The Global Business Travel Association expressed support for the U.S. Department of Homeland Security’s decision to suspend enrollments and renewals in Global Entry and related “trusted traveler” programs for New York state residents. The statement differed from what two other industry groups, the American Society of Travel Advisors and the U.S. Travel Association, had to say about the move.

“Safety and security are the foundation for the aviation industry,” according to GBTA COO and executive director Scott Solombrino. “Any actions that call into question the veracity of the data collected, which undermines the safety of the trusted travel programs, must be carefully examined to ensure safe and efficient travel for all those traveling. Without the assurances of reliable background checks and passenger data, the trusted traveler programs will no longer be trusted and become compromised.”

According to DHS, New York’s prohibition on sharing driver’s license information with federal immigration and customs agencies inhibits federal investigations into crime and terrorism.

Scott Solombrino, GBTA
GBTA executive director Scott Solombrino

“CBP also uses that data for national security purposes and to ensure safe and lawful trade and travel,” according to a statement attributed to DHS Acting Secretary Chad Wolf. “Specifically, CBP is able to offer trusted traveler programs like Global Entry because we are able to use DMV data to make an evidence-based assessment that those individuals who seek this benefit are low risk and meet the eligibility requirements. Without the DMV information we aren’t able to make that assessment.”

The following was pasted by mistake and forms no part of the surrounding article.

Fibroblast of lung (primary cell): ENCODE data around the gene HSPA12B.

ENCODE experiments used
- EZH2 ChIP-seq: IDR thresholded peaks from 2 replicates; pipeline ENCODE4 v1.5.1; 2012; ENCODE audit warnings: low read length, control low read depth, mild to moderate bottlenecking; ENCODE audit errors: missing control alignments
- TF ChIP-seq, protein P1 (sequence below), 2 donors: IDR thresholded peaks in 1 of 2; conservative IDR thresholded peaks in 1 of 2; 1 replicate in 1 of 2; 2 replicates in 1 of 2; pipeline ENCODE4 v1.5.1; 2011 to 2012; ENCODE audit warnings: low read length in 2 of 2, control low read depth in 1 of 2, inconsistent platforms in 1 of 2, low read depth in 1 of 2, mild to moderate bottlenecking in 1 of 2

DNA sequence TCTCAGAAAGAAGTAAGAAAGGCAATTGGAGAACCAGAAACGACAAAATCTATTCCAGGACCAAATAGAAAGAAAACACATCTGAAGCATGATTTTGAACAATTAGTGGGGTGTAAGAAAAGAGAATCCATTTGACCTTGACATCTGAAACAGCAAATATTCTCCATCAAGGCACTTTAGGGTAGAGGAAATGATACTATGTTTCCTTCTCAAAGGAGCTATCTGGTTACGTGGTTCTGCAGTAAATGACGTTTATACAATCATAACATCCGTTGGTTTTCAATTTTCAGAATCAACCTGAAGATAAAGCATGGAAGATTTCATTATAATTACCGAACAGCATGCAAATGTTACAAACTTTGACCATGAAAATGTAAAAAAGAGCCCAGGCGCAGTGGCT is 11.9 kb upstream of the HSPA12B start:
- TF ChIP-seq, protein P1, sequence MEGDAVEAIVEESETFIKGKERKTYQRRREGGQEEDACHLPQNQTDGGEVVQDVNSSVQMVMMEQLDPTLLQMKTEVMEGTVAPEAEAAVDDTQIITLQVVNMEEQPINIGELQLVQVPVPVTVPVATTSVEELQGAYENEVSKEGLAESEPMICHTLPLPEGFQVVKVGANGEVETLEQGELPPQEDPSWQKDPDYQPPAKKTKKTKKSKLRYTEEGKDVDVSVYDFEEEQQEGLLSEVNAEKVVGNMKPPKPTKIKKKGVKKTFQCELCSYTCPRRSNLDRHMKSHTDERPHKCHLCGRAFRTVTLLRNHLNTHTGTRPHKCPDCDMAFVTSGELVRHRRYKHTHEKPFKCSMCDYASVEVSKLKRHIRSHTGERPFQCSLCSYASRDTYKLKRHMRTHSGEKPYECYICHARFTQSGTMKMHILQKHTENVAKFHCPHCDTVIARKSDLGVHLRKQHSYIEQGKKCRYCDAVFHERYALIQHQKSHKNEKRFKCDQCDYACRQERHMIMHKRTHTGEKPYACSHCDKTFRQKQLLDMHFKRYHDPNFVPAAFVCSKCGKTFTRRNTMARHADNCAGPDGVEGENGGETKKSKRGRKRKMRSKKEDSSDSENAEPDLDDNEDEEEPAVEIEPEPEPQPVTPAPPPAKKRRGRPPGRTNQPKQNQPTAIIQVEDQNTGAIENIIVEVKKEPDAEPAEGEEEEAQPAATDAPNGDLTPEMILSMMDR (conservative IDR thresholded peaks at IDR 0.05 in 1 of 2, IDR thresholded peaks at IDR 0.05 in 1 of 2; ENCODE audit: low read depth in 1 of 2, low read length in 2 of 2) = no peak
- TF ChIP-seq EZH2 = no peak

“It is pure politics,” said New York Governor Andrew Cuomo. “[DHS official Ken Cuccinelli] says it’s in furtherance of the president’s promise to keep America safe from the immigrants which is … obviously false because … to get this Global Entry pass, you have to do an in-person interview with a federal official. So forget them checking state databases. You have to go to a federal office or sit with a federal official, do an in-person interview provide them data and then you get signed up. They want to make their political point, which is they’re anti-immigrant.”

“Travel should not be politicized,” according to a statement from U.S. Travel EVP for public affairs Tori Emerson Barnes. “Trusted traveler programs enhance our national security because they provide greater certainty regarding a person’s identity, citizenship and criminal background. Suspending enrollment in Global Entry and other trusted traveler programs only undermines travel security and efficiency. We are in contact with the Department of Homeland Security to convey this message.”

U.S. Travel represents travel, tourism and related industry segments.

The American Society of Travel Advisors also opposed the move “on behalf of the 8,700 New Yorkers who work at travel agencies in the state, their clients and partners.”

“The Administration could have used a scalpel here, but chose a sledgehammer instead,” according to ASTA president and CEO Zane Kerby. “Penalizing every New Yorker enrolled or who plans to enroll in valuable trusted traveler programs like Global Entry over a dispute between the federal and state government is wrong. Now more than ever, the government should be looking for ways to facilitate travel, not hinder it. Further, this ‘fix’ is nonsensical.”

ASTA noted that to join Global Entry, participants produce valid passports, provide fingerprints and pass background checks.

The move by DHS affects enrollments and renewals for Global Entry, the Nexus program that speeds U.S.-Canada border crossings, the Sentri program which does the same for both Canada and Mexico border crossings, and the Fast program for truckers crossing both those borders. TSA PreCheck is not affected.

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